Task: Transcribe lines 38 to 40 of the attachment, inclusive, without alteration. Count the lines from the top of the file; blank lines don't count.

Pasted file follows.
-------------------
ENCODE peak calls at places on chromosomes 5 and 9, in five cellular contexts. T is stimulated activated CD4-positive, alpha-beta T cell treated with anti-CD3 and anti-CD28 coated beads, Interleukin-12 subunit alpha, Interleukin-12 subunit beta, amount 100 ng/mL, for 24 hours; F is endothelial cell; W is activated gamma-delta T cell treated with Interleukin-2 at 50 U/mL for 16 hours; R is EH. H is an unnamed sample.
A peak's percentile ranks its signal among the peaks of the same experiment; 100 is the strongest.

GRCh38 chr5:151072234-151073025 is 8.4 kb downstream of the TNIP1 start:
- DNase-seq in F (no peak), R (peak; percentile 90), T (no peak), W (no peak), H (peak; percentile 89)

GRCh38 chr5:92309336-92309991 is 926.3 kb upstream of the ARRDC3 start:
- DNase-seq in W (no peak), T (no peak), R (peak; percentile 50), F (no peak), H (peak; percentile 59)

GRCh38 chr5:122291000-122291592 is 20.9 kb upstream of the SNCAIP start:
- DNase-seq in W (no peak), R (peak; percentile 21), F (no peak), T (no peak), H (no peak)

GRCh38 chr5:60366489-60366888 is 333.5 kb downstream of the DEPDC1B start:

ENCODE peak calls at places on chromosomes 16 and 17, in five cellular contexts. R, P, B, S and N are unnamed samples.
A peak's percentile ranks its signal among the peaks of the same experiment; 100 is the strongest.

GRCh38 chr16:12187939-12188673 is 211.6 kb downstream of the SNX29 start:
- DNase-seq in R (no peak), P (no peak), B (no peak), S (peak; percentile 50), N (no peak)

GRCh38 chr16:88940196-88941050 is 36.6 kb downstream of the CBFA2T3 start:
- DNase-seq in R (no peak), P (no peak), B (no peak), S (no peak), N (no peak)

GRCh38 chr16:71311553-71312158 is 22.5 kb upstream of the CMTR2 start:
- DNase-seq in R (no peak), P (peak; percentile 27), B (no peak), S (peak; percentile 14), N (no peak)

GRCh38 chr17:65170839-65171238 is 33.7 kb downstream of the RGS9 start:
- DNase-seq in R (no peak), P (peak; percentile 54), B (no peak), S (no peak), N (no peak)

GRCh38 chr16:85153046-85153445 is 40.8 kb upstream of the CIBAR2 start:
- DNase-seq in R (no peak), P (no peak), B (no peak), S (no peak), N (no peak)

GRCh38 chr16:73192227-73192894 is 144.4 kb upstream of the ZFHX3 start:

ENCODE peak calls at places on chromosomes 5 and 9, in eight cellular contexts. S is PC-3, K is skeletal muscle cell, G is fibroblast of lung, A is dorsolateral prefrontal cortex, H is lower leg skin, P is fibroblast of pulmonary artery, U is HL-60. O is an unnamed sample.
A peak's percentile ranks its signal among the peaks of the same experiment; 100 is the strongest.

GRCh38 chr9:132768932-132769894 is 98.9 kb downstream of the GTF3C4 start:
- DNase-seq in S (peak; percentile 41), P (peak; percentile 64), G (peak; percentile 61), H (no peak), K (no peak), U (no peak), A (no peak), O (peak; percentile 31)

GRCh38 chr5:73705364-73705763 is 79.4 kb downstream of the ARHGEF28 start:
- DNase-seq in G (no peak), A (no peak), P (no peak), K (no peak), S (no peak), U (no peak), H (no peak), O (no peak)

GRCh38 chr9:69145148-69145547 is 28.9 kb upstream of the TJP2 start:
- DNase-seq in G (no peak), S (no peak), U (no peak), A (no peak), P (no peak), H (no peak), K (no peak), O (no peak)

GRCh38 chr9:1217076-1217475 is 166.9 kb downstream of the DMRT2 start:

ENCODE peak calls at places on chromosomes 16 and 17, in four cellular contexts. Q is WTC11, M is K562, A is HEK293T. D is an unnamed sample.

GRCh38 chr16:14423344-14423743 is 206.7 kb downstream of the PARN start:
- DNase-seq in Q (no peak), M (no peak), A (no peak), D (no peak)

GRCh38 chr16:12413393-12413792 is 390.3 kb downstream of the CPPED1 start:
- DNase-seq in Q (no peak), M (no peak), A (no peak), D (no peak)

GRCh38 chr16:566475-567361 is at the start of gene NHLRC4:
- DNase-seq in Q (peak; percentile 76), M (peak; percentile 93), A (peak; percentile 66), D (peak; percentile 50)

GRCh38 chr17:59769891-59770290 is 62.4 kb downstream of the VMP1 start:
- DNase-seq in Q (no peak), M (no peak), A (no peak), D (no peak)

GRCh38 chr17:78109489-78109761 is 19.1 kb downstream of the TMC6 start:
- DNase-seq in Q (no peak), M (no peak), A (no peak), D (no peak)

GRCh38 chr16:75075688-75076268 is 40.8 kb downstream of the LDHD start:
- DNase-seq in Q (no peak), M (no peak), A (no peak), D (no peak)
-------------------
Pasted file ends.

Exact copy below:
- DNase-seq in Q (peak; percentile 76), M (peak; percentile 93), A (peak; percentile 66), D (peak; percentile 50)

GRCh38 chr17:59769891-59770290 is 62.4 kb downstream of the VMP1 start:
- DNase-seq in Q (no peak), M (no peak), A (no peak), D (no peak)